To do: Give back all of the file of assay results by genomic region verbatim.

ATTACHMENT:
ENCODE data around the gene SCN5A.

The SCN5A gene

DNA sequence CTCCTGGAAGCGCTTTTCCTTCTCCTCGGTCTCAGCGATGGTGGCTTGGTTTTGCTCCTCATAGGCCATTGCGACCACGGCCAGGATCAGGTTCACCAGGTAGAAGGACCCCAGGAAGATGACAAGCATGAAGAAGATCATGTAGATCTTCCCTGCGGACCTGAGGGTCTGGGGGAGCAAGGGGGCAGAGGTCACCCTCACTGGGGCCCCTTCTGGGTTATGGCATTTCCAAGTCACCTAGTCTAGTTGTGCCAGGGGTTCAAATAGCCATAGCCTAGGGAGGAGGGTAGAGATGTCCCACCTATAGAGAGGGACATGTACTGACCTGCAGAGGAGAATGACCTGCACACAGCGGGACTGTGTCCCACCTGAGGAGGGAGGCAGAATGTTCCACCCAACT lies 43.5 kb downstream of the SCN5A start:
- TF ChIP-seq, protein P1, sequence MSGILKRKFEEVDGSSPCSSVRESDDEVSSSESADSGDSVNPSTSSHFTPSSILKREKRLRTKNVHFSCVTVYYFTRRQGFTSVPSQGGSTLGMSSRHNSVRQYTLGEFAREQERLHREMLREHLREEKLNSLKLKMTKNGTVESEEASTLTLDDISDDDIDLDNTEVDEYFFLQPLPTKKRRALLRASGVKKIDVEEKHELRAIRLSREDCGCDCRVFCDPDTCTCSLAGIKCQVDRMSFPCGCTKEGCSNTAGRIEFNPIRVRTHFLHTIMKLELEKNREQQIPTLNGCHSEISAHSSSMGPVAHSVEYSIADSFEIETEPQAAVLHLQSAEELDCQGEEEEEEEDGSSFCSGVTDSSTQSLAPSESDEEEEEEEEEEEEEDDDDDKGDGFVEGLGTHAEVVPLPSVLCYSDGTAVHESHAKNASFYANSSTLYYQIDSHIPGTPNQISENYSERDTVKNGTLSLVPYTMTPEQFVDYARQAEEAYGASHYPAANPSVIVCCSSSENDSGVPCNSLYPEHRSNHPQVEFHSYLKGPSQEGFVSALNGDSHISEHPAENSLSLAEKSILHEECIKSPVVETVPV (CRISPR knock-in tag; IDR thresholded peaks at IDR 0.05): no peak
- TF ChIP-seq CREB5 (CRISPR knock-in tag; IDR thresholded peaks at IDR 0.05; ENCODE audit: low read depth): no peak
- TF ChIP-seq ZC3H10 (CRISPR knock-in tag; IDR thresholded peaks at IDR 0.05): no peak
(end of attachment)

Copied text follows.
ENCODE data around the gene SCN5A.

The SCN5A gene

DNA sequence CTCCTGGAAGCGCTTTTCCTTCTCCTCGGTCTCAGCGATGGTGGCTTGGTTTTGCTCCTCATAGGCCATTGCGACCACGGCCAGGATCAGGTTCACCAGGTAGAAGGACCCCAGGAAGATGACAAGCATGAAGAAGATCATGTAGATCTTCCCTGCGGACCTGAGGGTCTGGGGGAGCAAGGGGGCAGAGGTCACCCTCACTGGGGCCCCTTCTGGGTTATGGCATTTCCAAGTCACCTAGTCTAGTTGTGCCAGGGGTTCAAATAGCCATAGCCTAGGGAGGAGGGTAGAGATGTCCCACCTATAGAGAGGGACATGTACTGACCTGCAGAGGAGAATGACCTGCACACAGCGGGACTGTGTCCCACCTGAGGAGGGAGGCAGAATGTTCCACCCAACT lies 43.5 kb downstream of the SCN5A start:
- TF ChIP-seq, protein P1, sequence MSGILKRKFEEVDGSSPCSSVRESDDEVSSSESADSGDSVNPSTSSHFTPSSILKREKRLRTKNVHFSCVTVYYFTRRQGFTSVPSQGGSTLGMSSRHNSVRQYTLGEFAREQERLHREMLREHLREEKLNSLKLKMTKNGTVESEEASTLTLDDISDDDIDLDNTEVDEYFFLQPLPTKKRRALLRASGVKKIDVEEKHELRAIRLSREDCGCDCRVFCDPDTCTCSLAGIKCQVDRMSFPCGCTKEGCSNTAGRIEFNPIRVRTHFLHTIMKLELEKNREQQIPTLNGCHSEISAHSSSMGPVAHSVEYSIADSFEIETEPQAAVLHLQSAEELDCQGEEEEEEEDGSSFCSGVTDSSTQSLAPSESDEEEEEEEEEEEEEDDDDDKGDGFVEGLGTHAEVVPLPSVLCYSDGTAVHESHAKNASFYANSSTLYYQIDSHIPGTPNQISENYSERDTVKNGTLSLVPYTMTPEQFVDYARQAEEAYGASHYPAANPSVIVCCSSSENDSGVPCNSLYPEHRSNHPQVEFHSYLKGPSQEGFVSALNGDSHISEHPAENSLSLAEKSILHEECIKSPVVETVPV (CRISPR knock-in tag; IDR thresholded peaks at IDR 0.05): no peak
- TF ChIP-seq CREB5 (CRISPR knock-in tag; IDR thresholded peaks at IDR 0.05; ENCODE audit: low read depth): no peak
- TF ChIP-seq ZC3H10 (CRISPR knock-in tag; IDR thresholded peaks at IDR 0.05): no peak